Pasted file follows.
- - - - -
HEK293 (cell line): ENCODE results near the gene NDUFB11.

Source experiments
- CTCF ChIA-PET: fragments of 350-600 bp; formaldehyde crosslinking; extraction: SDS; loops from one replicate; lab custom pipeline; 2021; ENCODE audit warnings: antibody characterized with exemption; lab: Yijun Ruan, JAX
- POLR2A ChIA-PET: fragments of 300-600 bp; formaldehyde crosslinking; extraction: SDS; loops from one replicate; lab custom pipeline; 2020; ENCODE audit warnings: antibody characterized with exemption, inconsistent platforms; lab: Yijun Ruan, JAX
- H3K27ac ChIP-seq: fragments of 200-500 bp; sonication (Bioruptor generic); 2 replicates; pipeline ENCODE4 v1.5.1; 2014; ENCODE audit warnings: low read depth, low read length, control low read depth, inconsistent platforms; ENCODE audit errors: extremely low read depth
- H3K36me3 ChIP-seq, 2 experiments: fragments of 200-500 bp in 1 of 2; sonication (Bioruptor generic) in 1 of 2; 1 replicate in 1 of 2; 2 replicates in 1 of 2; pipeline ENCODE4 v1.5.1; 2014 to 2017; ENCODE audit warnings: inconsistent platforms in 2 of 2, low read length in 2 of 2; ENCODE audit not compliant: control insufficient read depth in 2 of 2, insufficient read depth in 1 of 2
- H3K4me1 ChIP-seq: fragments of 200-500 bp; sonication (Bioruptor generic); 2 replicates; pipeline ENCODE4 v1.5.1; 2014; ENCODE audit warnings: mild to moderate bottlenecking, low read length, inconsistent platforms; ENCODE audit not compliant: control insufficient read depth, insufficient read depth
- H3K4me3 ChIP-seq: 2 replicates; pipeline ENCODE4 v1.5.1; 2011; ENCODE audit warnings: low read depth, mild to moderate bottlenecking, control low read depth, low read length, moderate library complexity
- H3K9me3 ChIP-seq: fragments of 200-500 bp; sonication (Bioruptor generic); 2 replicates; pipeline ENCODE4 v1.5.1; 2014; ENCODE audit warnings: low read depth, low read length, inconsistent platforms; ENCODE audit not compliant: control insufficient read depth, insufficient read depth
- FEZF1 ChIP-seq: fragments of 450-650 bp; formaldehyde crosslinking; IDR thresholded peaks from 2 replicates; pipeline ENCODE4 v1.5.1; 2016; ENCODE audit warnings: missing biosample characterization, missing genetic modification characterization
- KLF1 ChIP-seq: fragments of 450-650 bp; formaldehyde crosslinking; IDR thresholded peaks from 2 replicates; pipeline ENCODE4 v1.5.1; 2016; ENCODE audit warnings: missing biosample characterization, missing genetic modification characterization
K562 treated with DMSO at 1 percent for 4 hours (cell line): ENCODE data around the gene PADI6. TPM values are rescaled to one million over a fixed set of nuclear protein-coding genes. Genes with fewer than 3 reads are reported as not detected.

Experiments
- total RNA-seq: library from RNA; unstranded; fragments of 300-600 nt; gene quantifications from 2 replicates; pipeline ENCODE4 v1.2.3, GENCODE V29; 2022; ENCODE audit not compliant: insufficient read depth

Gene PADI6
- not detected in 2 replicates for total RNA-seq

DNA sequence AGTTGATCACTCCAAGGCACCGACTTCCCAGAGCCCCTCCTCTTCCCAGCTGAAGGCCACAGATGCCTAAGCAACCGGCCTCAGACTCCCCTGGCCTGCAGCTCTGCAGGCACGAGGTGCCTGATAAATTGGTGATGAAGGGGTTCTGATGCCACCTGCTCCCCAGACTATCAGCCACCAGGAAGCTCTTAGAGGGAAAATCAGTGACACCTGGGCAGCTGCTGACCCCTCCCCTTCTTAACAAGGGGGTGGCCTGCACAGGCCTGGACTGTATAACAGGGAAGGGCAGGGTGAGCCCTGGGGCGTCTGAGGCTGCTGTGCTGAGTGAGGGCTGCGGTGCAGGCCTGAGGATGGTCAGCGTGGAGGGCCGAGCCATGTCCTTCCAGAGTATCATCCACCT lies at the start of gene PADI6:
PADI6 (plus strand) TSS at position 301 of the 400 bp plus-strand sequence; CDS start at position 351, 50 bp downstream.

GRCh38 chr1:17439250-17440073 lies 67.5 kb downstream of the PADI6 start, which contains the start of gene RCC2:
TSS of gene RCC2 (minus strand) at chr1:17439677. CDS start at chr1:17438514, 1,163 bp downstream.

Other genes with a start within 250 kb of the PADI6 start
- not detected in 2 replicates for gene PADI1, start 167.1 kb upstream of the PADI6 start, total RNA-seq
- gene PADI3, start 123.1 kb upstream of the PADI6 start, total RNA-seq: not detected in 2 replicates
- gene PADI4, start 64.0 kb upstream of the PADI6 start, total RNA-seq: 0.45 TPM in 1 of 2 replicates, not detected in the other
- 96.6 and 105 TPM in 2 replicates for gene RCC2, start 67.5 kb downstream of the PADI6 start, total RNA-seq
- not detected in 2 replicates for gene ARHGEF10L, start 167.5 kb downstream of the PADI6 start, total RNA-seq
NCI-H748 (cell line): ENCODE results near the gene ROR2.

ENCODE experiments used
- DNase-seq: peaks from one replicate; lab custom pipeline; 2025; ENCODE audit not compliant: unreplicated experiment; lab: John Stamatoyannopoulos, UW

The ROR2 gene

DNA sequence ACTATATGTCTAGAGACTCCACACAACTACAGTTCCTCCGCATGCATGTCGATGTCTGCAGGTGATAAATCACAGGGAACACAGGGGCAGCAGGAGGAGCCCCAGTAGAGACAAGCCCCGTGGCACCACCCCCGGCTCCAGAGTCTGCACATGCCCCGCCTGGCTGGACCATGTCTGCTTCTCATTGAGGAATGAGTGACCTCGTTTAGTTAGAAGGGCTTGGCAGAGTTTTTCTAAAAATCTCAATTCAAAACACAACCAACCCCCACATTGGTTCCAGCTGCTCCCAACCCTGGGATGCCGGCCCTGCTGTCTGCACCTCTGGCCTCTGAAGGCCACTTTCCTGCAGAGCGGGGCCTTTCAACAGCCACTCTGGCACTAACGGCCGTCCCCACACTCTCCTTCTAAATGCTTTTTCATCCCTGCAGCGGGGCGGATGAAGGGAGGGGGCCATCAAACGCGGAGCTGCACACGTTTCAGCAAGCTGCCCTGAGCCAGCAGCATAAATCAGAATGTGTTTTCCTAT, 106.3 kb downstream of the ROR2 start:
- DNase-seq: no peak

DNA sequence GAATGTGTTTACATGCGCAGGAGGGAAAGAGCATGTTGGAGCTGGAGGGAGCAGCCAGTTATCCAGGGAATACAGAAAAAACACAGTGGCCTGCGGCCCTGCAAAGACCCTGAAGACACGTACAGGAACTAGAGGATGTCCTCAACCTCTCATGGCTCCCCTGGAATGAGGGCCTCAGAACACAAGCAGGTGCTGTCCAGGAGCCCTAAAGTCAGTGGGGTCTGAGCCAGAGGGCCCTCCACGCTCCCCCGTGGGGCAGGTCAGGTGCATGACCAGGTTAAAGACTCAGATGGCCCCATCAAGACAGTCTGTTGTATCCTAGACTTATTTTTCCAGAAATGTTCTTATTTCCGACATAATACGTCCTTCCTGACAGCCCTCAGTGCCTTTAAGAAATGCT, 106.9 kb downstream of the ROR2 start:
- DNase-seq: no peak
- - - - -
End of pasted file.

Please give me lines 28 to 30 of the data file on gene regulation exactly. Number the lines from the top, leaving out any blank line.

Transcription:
ENCODE experiments used
- DNase-seq: peaks from one replicate; lab custom pipeline; 2025; ENCODE audit not compliant: unreplicated experiment; lab: John Stamatoyannopoulos, UW

The ROR2 gene